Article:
Move Over, Millennials: Selling to Generation Alpha

Business.com / Sales / Last Modified: February 22, 2017

Marketers are already thinking about how to sell to Gen Y’s kids. How can businesses get ready for Generation Alpha?

It seems just like yesterday that marketers began addressing the needs, desires and attitudes of post-millennial Generation Z (currently ranging in age from 2 to 19).

Now along comes Generation Alpha (those born between 2011 and 2025 who have caused a reset to the start of the alphabet, this time the Greek version) to think about.

Wait a second. We’re talking about a demographic that was just born, is just being born, or hasn’t even been born yet?

A generation that hasn’t laid out a dime in consumer purchases?

Related Article: Lessons in Entrepreneurship from The Honest Company

We are. Because as The New York Times points out:

For professional trend forecasters, a generation…is less a collection of individuals than a commodity: to be processed into a manufactured unit, marketed and sold to clients. To get there first and define the next generation is like staking a claim in a gold rush.

As the McCrindle social research blog points out, the first Generation Alphas were born the same year the iPad was launched and apps appeared on the iPhone. While Generation Z came of age roughly in tandem with the Internet and mobile wireless technologies, Generation Alphas are born into a world where constant interconnection is a given, perhaps not even an option.

The man behind the McCrindle consulting company, futurist and TEDx speaker Mark McCrindle, depicts Generation Alpha as potentially “the most formally educated generation ever, the most technology supplied generation ever, and globally the wealthiest generation ever. They will comprise the largest generation of middle-class consumers our world has ever seen and are also ‘upagers’—maturing at younger ages and influencing parental purchasing earlier—so it is no surprise that marketers are trying to better understand and prepare for this generation.

No wonder marketers are anticipating big things from this cohort, even as its first members are just learning the alphabet. Dan Schawbel, a partner of the executive development firm Future Workplace, notes that there are currently 20.8 million children aged four or less in the U.S. By 2050, when the eldest alphas turn 40, that number is expected to hit 35 million. Obviously, this represents a sizable target market.

What Generation Alpha Will Want

Here are some key characteristics you can anticipate for the upcoming wave of consumers.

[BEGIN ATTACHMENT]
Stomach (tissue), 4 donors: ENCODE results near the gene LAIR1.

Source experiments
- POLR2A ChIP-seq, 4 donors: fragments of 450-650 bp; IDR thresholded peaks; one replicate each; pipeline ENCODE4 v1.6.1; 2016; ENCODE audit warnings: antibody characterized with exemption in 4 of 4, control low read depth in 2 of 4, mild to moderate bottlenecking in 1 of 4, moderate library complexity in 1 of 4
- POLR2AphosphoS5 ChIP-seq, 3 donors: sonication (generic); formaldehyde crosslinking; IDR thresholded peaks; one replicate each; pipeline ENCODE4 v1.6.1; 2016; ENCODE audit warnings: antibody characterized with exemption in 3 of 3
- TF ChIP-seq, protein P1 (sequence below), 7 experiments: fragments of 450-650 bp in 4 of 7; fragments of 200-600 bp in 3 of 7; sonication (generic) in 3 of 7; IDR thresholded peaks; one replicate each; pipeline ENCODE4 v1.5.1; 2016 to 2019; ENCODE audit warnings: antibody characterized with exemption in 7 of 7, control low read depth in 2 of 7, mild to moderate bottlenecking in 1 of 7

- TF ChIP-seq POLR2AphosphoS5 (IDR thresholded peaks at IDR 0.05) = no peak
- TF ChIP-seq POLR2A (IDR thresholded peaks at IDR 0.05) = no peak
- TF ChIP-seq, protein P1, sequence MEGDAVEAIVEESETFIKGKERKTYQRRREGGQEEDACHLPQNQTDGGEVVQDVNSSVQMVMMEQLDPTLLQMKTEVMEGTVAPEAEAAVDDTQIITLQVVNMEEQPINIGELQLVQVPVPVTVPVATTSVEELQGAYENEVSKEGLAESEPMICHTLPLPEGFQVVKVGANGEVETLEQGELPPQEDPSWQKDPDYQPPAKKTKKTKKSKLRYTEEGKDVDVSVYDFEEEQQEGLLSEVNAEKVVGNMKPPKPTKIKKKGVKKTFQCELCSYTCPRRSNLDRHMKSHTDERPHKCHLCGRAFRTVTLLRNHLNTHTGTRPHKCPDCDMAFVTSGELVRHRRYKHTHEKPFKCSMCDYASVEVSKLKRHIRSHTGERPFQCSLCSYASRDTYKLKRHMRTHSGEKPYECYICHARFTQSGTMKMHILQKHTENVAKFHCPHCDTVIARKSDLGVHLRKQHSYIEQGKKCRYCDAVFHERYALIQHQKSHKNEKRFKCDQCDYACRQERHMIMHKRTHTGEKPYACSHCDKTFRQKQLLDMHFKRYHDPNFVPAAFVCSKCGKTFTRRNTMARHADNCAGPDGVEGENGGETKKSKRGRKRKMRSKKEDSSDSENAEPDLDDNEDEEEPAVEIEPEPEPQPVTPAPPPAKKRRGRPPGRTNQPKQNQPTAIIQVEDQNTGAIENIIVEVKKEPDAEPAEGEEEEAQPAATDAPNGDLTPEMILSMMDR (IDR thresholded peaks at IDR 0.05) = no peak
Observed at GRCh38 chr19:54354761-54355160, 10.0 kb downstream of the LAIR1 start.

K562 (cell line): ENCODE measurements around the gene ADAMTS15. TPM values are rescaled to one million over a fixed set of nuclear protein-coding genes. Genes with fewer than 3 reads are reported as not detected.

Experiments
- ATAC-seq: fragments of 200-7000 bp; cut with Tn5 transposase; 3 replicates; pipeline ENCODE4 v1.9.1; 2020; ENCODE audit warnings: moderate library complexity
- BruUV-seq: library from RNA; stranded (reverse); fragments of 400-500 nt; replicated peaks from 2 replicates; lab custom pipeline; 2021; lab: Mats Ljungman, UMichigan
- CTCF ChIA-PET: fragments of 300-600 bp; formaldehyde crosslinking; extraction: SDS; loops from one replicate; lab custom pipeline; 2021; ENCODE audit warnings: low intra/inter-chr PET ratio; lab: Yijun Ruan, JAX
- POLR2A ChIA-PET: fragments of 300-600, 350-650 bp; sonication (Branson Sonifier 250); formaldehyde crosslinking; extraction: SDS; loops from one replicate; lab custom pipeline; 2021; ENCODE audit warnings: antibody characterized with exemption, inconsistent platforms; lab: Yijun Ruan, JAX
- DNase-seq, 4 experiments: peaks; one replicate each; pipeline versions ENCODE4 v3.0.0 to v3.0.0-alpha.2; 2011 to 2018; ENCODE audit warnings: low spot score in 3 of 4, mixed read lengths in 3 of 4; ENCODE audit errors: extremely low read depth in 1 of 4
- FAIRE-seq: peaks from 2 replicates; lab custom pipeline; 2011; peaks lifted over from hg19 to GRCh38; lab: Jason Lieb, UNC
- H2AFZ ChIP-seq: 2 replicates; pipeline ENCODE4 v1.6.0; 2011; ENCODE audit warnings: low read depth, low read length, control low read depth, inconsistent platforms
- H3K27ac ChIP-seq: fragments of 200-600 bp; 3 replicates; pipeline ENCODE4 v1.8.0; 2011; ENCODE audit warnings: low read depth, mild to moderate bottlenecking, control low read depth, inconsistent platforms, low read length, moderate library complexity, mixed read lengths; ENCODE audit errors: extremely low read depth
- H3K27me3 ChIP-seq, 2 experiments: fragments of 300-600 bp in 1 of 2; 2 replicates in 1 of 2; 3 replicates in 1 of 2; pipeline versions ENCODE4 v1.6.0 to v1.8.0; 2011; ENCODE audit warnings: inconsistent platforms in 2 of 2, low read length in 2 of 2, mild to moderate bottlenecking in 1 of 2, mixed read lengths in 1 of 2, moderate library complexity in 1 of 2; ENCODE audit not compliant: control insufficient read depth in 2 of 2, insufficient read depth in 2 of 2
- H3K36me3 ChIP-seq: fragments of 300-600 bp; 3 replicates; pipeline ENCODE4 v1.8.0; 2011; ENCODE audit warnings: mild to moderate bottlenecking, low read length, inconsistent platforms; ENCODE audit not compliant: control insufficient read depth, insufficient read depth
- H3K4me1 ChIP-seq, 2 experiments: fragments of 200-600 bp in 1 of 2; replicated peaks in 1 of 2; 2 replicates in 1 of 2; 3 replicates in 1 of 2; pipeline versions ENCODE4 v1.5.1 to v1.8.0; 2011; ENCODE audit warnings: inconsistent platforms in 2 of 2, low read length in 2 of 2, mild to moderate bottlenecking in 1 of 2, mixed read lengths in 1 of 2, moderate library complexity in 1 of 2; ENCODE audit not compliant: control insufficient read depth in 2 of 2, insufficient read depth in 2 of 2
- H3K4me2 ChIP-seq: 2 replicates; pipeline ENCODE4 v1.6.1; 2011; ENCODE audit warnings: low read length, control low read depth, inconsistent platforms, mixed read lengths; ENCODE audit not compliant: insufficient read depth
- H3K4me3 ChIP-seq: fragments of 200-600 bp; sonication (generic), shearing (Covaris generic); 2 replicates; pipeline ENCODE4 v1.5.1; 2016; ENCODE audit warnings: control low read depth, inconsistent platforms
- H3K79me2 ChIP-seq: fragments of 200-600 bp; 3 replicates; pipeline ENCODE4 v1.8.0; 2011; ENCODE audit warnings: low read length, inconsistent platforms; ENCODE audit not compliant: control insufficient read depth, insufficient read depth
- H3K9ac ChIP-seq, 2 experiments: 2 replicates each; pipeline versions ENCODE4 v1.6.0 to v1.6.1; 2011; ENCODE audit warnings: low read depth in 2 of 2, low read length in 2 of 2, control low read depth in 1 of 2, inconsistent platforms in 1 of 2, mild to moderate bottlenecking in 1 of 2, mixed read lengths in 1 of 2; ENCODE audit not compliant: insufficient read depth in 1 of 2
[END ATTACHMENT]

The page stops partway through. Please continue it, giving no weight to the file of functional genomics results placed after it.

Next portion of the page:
• Boy, if you think Millennials are addicted to their screens…i t won’t even occur to Alphas there may be some other way to interact with people, businesses and retailers. Social media won’t just be second nature to them, it will be their nature. As Jennifer Taylor observes, because “boundaries between humans and technology [are] becoming even more blurred, marketers will have to prepare for a new digital marketing sphere.”
  • This may be the most socially isolated generation yet. There is a price to pay for this social media savvy. The Daily Mailreports on a University of Michigan psychologist’s study that found online social media actually makes people feel less connected, resulting in a greater sense of isolation and reduced life satisfaction. Alphas may very well acquire the sobriquet of the loneliest generation. This may present opportunities for products and services that offer opportunities to improve or facilitate “soft skills” related to communicating in person.
  • And you thought this generation was coddled. A constant complaint about Millennials is they feel entitled to special treatment. So how do you think Millennials are going to raise their own kids? Expect Alphas to be even more “spoiled” with high expectations. If you aren’t meeting their needs and meeting it right away, they’ll find someone who does.
  • Down the line, they may be taking more responsibility for their parents at a younger age. For the most part, Millennials are marrying later and having kids later at a time when, good or bad, people are living longer. Consequently, Alphas may be acting as caregivers for their parents sooner (and for longer) than we’ve ever seen.
  • It will take them longer to be adults. For previous generations, the goal was a college education to get a better job and a better life. These days, a graduate degree is as expected as a high-school diploma once was. Expect that trend to continue with Alphas. The longer people stay in school, the longer they delay the responsibilities of adulthood as well as the purchasing power of people with full-time jobs.

Related article: Millennial Time: Youth-enize Your Business Before It’s Euthanized

 

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